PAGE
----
Bloomberg Businessweek last week published a good story (http://www.businessweek.com/printer/articles/73326-a-lost-decade-for-savers) about a potential lost decade for savers:
... when the Federal Reserve comes out and commits to buying hundreds of billions in mortgage-backed securities, it is explicitly prioritizing the interests of borrowers—borrowers who keep seeing record-low mortgage rates.
Where does this leave an elderly couple that was banking on income from their ladder of CDs? Or a soon-to-retire baby boomer who pulled money out of stocks ahead of and after the crash on the assumption that some modicum of bank yield would help tide them over to age 65? And this is hardly just about widows, orphans, and retirees. What of the owner of a business or home who was planning to sell and draw income from the proceeds of the cash? In the desperate search for yield, these and other forgotten cash constituencies have been forced deeper into the yield curve, where obliging corporations have been issuing 30-year debt on record-low terms.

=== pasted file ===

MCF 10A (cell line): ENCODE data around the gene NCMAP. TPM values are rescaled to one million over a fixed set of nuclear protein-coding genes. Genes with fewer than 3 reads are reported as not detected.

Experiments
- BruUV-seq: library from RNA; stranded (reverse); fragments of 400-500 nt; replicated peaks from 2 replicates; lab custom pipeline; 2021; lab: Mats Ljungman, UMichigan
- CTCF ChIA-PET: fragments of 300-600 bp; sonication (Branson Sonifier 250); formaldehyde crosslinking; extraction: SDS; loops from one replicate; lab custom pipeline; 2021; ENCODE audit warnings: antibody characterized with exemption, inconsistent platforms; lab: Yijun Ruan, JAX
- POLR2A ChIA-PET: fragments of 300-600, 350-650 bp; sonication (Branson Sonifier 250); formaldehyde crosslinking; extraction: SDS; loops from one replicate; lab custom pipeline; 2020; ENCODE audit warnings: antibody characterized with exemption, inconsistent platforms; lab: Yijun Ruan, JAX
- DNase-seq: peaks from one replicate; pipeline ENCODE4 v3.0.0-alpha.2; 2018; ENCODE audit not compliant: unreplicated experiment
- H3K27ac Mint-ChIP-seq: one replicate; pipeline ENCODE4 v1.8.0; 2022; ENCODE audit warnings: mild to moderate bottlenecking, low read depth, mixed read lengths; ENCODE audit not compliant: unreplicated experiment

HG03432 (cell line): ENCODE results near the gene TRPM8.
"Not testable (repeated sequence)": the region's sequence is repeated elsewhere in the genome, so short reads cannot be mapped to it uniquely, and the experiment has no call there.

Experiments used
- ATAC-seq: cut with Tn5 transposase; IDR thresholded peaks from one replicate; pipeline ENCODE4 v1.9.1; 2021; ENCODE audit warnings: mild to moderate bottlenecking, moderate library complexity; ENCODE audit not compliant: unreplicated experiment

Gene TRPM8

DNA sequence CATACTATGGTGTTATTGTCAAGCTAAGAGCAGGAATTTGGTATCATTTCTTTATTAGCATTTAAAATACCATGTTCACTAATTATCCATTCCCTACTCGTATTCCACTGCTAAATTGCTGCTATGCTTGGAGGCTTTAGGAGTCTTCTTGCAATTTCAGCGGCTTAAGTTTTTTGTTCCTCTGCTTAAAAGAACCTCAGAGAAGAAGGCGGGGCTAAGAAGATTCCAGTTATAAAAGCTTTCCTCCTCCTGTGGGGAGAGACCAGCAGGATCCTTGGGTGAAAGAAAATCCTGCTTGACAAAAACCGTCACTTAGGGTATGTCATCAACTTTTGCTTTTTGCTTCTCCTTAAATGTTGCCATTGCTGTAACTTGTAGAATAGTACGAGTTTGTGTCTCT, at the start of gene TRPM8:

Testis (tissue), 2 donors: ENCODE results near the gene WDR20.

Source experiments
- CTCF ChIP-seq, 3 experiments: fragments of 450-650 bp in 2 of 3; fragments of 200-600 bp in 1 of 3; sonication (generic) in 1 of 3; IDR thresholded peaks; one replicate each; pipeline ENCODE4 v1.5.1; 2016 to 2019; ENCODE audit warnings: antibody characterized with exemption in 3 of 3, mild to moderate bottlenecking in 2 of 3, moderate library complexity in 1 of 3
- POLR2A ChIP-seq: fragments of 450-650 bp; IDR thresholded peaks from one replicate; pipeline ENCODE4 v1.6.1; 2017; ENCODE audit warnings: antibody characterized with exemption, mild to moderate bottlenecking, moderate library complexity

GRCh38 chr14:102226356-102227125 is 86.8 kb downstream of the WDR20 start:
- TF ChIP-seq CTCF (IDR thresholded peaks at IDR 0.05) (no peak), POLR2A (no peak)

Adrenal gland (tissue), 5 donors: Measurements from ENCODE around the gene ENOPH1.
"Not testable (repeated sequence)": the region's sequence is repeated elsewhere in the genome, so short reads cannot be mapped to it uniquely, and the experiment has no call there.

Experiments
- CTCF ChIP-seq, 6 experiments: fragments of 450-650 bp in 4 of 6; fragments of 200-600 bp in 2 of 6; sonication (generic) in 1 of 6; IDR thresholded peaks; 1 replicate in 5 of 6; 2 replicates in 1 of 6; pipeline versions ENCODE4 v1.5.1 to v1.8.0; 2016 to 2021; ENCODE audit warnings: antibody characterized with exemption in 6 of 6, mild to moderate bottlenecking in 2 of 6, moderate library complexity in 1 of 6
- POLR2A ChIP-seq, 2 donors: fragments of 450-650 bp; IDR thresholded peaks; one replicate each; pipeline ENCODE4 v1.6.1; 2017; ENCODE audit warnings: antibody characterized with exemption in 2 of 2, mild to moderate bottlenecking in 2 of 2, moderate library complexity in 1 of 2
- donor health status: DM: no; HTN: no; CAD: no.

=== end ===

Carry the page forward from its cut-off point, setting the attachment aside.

We were quoted in the piece:
“Policymakers had to pick between saving the system and punishing the savers, or letting the market fail and punishing everybody,” says Michael Livian, a Manhattan money manager who has written (PDF) on what’s increasingly being called the financial repression exacted by negative real interest rates. “They went for the first one.”
What the story did not mention is our belief that the next decade may not turn out to be a lost decade for savers. In fact, savers and investors will have to get used to searching for income in places other than CDs, US Government and Municipal Bonds. Our white-papers on income investing elaborate on the different areas where savers can look for reasonably conservative income.